THE BOO RADLEYS: ICHABOD AND I (1990)
1) Eleanor Everything; 2) Bodenheim Jr.; 3) Catweazle; 4) Sweet Salad Birth; 5) Hip Clown Rag; 6) Walking 5th Carnival; 7) Kaleidoscope; 8) Happens To Us All.
Listening to and looking at the Boo Radleys' not-too-promising debut album — shorter than half an hour and only ever released in LP format — one can hardly get rid of the feeling that these well-meaning English lads are far more literate than they are talented. Quite possibly, some kid, or maybe several kids, may have looked at the album cover and asked themselves the question: «What is a Boo Radley?» and «What the heck is an ichabod?» and consequently discover Harper Lee and Washington Irving. (Nothing wrong about a little idealistic dreaming! and I am not being condescending here — hell, I should probably confess that I had no idea who was Bodenheim before stumbling upon the second track here, either).
The songs, however, do not offer much of interest, and the band themselves have tagged these 28 minutes as a purely formative stage, way too much influenced by contemporary noise and grunge bands to have anything close to its own identity. Lo-fi, overloud, and looking as if most of the melodies were thrown together in about two minutes each, Ichabod And I simply does not stand a chance against... well, anything, but most importantly, it explores the same territory that was already thoroughly explored by My Bloody Valentine on their debut and would be explored even more thoroughly on Loveless next year — namely, the idea of marrying «dirt» with «beauty» and turning them into an unseparable Holy Duality where one does not exist without the other.
The idea of combining tenderly lyrical «flower power» vocals of Sice Rowbottom with the jarring, crushing guitar drone of Martin Carr is not at all original, but it could work — provided they had discovered how to make the experience memorable, or at least engineered the right balance between these two extremes in the studio. The latter task is tremendously hard (and constitutes, for instance, my biggest issue with the already mentioned Loveless), but it doesn't seem as if they even began worrying about it. The guitars simply stomp in, killing everything that moves (ʽEleanor Everythingʼ and ʽHappens To Us Allʼ, bookmarking the record, are extreme examples of this approach), and the vocals are buried so deep that, by the time you have finally dug them out, your shovels will be dented and your interest dissipated. It does not help that the guitars do not play any interesting melodies and are, at best, sloppified variations on classic Black Sabbath riffs (e.g. ʽBodenheim Jr.ʼ = ʽAfter Foreverʼ, much tortured and disfigured).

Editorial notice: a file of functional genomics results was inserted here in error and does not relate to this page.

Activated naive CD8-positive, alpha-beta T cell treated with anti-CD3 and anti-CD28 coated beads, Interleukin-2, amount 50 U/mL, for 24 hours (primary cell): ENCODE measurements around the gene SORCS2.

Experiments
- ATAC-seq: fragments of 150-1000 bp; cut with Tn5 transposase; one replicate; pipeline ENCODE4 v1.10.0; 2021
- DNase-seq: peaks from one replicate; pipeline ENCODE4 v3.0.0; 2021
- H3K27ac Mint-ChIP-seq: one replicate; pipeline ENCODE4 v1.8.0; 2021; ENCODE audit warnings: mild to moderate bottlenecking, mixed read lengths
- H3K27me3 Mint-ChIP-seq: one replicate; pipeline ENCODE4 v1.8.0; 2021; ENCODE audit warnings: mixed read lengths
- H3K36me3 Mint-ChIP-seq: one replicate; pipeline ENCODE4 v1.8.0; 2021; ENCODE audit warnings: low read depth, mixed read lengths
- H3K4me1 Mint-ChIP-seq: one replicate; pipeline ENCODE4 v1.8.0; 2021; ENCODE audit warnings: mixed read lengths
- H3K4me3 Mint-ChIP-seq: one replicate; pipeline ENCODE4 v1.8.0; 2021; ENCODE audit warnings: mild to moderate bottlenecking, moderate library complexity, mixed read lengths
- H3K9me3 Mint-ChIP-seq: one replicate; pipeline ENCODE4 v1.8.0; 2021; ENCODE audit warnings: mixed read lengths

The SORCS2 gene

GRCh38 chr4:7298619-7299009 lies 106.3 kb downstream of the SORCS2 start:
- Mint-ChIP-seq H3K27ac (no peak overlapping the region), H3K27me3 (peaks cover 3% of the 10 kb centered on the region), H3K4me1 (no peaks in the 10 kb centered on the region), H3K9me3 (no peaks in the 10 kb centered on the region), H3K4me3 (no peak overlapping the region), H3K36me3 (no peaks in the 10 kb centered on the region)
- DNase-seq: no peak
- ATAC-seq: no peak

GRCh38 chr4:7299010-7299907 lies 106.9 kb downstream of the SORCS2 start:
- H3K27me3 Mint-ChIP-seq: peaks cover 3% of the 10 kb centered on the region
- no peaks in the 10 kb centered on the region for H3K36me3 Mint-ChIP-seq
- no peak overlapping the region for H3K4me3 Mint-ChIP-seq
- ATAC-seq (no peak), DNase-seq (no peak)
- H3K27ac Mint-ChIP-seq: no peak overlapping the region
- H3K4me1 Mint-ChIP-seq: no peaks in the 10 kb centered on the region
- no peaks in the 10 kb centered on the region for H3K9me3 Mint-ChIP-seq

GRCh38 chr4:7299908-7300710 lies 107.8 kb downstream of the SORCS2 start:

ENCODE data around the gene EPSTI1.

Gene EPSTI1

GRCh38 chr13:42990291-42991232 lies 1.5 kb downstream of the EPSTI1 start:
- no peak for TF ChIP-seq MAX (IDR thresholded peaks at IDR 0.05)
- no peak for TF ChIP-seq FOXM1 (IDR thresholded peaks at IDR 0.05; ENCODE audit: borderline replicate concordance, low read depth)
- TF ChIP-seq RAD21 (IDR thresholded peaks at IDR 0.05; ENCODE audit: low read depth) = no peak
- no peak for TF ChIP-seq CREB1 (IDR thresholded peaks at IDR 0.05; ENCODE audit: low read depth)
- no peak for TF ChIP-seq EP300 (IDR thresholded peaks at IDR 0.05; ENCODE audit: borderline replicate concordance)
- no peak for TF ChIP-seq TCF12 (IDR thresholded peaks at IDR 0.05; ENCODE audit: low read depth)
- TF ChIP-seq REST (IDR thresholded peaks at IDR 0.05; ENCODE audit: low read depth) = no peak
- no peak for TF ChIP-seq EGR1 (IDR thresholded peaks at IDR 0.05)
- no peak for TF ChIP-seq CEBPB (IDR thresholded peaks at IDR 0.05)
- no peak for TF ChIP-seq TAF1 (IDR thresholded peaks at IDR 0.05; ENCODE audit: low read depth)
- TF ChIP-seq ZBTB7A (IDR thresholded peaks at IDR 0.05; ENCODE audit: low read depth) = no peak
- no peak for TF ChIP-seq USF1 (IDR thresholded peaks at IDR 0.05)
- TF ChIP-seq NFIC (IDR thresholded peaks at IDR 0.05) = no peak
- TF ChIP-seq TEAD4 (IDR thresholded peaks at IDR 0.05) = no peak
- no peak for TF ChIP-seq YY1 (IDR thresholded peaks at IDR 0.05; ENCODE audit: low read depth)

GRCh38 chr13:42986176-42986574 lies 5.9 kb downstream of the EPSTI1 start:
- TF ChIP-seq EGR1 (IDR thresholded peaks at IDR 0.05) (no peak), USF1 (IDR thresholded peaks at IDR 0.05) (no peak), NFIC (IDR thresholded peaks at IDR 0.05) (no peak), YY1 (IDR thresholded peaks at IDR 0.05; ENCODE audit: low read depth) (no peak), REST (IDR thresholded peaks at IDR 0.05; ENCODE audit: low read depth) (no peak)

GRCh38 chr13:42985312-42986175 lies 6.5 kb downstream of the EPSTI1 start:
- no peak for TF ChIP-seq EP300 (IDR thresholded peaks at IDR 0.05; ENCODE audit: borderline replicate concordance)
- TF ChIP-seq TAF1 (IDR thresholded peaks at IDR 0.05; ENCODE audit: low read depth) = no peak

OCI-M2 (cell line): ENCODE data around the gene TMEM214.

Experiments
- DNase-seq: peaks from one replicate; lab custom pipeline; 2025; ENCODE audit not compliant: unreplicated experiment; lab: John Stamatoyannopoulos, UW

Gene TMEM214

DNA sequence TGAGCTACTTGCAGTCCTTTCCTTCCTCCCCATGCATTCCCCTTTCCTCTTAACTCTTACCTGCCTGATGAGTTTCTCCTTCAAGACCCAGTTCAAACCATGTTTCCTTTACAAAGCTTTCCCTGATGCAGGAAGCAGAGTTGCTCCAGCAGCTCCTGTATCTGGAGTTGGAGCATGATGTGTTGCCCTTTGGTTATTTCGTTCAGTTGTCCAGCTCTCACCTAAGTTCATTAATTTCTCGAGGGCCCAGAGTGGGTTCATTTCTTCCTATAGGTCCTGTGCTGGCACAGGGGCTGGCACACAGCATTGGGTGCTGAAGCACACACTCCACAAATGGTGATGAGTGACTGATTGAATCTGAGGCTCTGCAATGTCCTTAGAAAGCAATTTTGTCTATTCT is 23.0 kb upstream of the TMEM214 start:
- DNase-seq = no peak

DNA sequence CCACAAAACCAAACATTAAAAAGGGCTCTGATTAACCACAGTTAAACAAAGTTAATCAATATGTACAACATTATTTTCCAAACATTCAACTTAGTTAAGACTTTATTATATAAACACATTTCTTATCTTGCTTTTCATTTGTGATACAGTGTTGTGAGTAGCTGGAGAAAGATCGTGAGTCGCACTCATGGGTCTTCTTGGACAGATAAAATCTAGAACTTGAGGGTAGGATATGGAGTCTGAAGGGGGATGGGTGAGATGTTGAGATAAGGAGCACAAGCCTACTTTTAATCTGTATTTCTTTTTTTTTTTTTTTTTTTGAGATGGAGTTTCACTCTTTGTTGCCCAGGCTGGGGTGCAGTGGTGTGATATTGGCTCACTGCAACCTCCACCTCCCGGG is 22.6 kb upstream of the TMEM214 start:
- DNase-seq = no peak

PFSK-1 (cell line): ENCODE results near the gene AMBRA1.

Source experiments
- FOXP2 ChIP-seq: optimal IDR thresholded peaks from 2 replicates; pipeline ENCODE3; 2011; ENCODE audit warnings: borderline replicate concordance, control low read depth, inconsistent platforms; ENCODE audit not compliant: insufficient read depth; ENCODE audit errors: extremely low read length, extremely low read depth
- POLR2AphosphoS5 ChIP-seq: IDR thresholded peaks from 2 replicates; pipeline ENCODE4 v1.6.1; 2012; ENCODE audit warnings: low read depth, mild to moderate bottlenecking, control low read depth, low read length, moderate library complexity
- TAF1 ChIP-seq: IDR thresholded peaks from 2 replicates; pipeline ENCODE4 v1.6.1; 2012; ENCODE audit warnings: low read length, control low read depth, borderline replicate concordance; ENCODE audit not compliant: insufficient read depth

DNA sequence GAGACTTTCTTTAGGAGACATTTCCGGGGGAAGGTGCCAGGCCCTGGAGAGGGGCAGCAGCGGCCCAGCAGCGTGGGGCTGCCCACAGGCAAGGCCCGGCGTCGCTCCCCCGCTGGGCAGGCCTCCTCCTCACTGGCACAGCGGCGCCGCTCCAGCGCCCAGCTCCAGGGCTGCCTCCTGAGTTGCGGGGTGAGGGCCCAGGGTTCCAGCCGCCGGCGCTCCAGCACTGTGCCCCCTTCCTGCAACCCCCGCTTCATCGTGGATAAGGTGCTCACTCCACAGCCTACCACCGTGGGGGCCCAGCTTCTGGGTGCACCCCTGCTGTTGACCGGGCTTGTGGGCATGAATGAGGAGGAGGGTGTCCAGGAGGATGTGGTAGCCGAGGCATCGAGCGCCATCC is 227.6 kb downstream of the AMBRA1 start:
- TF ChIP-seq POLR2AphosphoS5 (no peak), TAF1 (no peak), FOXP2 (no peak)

Even if the song starts out with a nice little Sixties-style jangle-pop riff (ʽCatweazleʼ), within a matter of seconds it gets drowned in sludge; only ʽWalking 5th Carnivalʼ escapes this cruel fate by reaching a compromise — there will be a nasty-sounding, but distinctive wah-wah riff here, as well as several acoustic-based sections, apart from the regular distorted stuff; ironically, it is also the song with the most boring vocal part on the album...
To put it bluntly, Ichabod And I largely sucks, and the band's decision to bury it right there in Sleepy Hollow is understandable. Now that the era of the Holy Download is upon us, it is not a big problem to bring back the ghost, but there is really no need to hunt for this obscurity unless you happen to be a really big fan of the band and have a scientific interest in their roots. Well, this is one of those «roots-obsessed» high school-level debuts that deserves all the severity of a thumbs down; fortunately, the band's CD-era output would soon prove that the Boo Radleys were ready to work hard on their image, until that whole «scary on the outside / beautiful on the inside» thing actually became real.